What would a 2-month MLB season look like? Eck has an idea.

(The following is an excpert from the latest "The Monday Baseball Column: How Red Sox pitchers are preparing for the unpredictable." To read the entire column, click here.)

What this baseball season looks like is anyone's guess. But to suggest the best-case scenario is some sort of two-or-so-month sprint to the postseason is a very real possibility.

If that ends up being the case, there might actually be a rare example to draw from in this tidal wave of uncertainty. For that we can thank what happened in 1981.

In that season Major League Baseball decided there were ostensibly going be two seasons, one before the players' strike and one after.

"You’re just so happy. So psyched. All I know is that I didn’t feel ready," said former Red Sox Dennis Eckersley when recounting his range of emotions upon returning following what would be the loss of 38 percent of the season. "I recall feeling not all that great. Looking back it had the feeling that every game meant something because it gave everybody a fresh start. To be honest, I was just thinking about my arm. I wasn’t thinking about my team I was thinking about my arm and how I was going to do this. But I was ecstatic to be playing again."

What happened was this: After the strike -- which lasted from June 12 until July 31 -- the owners voted to allow whichever teams were leading their respective divisions prior to the work stoppage to automatically clinch a postseason berth. Baseball would then return for a second season, kicking off with the All-Star Game on Aug. 9, with teams getting a clean slate when it came to making a run at winning the division.

The Red Sox, for instance, finished just 1 1/2 games out of a playoff berth thanks to a 29-23 record in the second half after heading into the strike in fourth-place.

So, what lessons can be learned from the kind of sprint of a season 1981 represented?

Jeff Katz, former mayor Cooperstown and author of the book, "Split Season: 1981: Fernandomania, the Bronx Zoo and the Strike that Saved Baseball,"offers an educated take.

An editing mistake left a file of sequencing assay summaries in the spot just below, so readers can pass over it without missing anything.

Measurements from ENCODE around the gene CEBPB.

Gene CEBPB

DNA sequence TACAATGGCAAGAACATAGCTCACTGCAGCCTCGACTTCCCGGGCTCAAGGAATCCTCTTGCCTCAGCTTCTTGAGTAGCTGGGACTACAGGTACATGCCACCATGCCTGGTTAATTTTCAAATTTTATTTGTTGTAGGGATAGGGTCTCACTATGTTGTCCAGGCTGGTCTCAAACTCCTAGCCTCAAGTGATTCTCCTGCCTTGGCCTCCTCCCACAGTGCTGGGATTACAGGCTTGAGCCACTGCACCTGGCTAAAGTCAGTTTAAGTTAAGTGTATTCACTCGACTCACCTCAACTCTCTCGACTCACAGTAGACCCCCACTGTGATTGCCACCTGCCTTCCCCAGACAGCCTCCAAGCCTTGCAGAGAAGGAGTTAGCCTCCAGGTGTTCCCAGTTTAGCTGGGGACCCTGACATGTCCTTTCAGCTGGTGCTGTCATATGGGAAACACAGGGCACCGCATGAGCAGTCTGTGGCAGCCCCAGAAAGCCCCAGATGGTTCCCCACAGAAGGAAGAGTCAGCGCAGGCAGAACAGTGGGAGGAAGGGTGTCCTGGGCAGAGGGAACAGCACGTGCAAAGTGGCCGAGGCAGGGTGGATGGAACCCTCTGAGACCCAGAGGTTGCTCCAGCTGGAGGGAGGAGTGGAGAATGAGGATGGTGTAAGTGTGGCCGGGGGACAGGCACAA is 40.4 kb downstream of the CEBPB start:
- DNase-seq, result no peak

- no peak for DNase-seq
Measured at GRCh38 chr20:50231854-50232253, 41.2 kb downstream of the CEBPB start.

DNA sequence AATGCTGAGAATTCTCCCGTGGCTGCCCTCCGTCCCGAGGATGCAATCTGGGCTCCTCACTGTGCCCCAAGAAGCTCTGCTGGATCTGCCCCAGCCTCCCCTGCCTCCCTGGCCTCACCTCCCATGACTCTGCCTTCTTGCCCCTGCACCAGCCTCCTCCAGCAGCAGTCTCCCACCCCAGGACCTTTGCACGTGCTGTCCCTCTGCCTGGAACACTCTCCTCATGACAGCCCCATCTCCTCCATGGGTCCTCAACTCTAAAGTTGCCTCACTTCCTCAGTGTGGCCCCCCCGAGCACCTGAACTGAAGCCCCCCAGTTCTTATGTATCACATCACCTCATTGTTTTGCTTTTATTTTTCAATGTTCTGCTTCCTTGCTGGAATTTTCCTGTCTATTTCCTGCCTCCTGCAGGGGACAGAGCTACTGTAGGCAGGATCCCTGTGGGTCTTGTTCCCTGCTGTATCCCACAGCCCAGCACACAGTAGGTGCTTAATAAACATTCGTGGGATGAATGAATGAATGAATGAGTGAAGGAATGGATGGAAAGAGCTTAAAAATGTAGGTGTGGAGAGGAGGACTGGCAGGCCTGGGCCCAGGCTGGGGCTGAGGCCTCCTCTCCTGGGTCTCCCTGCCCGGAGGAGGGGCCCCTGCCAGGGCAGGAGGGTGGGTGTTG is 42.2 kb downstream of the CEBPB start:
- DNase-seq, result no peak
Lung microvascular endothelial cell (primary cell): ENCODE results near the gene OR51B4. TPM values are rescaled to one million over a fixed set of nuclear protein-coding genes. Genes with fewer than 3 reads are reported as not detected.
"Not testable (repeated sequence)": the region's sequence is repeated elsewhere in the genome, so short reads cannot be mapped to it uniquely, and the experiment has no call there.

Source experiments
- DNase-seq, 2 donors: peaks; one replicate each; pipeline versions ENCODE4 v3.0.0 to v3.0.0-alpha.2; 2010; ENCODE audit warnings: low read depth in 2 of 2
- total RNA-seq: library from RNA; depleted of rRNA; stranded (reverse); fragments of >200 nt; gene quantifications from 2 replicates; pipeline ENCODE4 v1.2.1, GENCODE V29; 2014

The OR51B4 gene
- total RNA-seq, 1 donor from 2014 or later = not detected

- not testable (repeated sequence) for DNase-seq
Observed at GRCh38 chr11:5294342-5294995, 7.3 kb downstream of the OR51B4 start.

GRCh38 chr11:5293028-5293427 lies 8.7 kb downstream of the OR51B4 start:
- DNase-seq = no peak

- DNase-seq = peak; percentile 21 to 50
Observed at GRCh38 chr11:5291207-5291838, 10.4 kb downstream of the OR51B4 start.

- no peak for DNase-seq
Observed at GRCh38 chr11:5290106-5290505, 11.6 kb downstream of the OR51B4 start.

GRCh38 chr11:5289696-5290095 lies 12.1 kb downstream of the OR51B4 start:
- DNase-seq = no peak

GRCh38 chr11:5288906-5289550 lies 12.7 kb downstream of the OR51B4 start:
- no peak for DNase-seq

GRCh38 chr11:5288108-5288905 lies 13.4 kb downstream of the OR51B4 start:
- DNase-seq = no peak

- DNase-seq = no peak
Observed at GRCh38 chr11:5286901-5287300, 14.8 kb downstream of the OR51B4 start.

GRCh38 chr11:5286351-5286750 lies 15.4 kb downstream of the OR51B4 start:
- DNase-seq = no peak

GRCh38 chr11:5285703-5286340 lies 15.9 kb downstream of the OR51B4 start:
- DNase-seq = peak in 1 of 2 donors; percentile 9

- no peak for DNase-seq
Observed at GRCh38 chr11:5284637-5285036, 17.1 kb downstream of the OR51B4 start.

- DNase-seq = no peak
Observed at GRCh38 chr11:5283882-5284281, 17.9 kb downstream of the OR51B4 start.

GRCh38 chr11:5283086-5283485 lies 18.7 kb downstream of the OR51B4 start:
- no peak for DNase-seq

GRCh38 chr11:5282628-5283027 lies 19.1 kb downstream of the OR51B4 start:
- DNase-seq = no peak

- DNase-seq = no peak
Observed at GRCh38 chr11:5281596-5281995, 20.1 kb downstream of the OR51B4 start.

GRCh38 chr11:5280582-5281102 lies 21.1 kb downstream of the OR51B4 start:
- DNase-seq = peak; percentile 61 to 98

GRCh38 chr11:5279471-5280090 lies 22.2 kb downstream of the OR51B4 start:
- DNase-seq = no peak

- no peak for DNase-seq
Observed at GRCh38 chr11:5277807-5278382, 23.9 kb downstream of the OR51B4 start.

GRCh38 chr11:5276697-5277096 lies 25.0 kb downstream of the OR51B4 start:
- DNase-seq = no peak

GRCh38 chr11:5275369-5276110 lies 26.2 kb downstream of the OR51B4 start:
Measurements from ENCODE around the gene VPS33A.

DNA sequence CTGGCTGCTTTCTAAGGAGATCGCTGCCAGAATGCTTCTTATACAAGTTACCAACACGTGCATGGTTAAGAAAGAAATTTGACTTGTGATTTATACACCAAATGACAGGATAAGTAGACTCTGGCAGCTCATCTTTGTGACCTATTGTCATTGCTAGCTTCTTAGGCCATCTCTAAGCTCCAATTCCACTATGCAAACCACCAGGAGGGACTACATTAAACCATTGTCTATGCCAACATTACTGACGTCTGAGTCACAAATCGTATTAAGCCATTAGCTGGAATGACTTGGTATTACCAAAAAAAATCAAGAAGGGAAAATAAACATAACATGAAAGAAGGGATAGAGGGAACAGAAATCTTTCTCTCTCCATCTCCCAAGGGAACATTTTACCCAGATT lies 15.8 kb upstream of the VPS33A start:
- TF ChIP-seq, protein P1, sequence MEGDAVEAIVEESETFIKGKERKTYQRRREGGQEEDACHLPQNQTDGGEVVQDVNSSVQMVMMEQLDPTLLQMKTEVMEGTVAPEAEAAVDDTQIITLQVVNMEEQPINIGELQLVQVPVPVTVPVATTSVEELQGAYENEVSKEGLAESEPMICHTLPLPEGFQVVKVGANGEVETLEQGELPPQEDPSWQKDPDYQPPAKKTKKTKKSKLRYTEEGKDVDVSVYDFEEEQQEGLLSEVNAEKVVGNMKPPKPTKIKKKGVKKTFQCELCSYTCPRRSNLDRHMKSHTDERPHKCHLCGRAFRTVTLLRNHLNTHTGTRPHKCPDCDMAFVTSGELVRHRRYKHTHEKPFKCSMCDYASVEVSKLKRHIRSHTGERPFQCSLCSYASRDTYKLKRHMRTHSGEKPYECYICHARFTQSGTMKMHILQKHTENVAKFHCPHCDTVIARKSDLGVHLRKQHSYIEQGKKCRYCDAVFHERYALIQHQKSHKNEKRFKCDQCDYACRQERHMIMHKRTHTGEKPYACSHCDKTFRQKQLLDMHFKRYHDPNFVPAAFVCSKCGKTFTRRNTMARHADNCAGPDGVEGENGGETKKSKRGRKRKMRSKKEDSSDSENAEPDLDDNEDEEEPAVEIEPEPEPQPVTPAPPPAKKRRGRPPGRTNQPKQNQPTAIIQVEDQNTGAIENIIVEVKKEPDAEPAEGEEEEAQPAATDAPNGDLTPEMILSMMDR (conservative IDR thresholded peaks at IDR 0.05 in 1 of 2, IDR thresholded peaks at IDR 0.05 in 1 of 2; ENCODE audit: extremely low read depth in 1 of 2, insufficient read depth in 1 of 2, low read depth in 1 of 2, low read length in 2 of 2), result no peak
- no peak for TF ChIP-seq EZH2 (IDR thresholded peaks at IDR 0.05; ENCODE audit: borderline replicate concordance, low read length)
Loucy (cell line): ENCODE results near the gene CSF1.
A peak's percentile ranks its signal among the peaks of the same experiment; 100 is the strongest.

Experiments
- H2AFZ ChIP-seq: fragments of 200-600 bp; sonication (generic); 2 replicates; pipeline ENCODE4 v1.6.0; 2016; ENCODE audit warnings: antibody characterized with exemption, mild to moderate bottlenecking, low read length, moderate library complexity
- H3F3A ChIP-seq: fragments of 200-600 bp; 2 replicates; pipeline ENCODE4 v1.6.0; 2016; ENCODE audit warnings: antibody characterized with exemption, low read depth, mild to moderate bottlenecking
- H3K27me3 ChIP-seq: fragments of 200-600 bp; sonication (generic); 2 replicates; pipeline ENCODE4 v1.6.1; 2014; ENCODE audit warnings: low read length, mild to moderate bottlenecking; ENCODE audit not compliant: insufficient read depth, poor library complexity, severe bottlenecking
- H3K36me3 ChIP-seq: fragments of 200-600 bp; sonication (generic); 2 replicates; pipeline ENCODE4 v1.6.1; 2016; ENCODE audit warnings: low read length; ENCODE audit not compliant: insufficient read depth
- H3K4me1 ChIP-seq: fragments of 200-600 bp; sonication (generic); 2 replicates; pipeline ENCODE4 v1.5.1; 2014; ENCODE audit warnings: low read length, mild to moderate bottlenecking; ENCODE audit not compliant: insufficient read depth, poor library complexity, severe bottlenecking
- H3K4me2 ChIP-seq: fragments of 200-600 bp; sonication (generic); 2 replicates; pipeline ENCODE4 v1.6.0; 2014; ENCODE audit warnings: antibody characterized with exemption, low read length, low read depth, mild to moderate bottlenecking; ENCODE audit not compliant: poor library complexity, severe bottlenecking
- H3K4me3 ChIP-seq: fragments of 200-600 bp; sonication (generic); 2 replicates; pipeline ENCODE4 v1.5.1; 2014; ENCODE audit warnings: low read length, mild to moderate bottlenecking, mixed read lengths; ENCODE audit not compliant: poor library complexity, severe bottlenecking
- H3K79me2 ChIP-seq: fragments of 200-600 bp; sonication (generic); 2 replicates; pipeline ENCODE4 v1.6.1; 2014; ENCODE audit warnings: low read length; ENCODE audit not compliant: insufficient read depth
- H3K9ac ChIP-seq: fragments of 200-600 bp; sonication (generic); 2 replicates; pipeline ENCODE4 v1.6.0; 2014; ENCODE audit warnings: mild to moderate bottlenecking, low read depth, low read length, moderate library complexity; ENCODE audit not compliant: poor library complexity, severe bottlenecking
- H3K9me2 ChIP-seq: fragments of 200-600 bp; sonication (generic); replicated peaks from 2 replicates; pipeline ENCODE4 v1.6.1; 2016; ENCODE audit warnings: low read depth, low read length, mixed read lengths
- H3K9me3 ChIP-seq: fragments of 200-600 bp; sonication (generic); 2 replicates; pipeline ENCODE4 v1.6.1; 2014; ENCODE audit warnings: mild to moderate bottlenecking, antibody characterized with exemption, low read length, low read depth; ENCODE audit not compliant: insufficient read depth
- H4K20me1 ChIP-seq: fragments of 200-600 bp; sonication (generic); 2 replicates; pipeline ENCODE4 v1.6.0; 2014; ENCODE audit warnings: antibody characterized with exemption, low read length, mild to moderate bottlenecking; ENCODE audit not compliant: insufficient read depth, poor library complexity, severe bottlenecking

"The short second half of 1981 ended up with some good baseball, with many teams, good and bad, within striking distance of the second-half division crown," Katz recalled via email. "Though the split season setup took the air out of full-season pennant races, it allowed lowly teams like the Mets, Mariners and Blue Jays to print playoff tickets in September. (The Jays, full-year, were 36-65).

"In the absence of a first half to compare it to, a 2020 short-season could work, though it’ll always feel like tainted to everyone but the ultimate winners. The 1981 Dodgers don’t feel their World Series win is anything less for the strike-shortened year. There is the real risk, with a short schedule and two Wild Cards, to end up with sub .500 teams in the playoffs. If it was up to me, I would eliminate that second Wild Card this year. Extra playoffs with a truncated schedule would be a huge mistake and look bad."

Another piece of the puzzle that shouldn't be overlooked? As much as players do their darnedest to prepare on their own for the upcoming season, not knowing actual starting dates is an issue. It's a reality Eckersley came to know in a season he turned in relatively the same numbers before and after the strike.

"It just seemed like it took forever and it was hard to keep an edge," he said. "How do you keep an edge? You play catch? After a month it was like, ‘Shoot!’ The biggest thing is to keep your arm somewhat in shape. As a starting pitcher that’s difficult to do."

One of the biggest differences this time around will be the appetite to see the players play. In 1981, attendance dropped in 17 of the 24 cities and, as Katz points out, television ratings for the division series were so weak that NBC didn't advocate for the extra tier of playoffs to continue. The  League Championship Series ratings were much lower than 1980, as were the three showcase World Series games even though it was New York against Los Angeles.

This time? It's not a gigantic leap of faith to suggest fans will be starved for the sight of baseball (and any sport, really).

"My guess is when this season resumes, if it does, the pent up desire for baseball that was taken away, not by labor strife but by, let’s call it, an “Act of God,” will not be accompanied by negative feelings," Katz points out.

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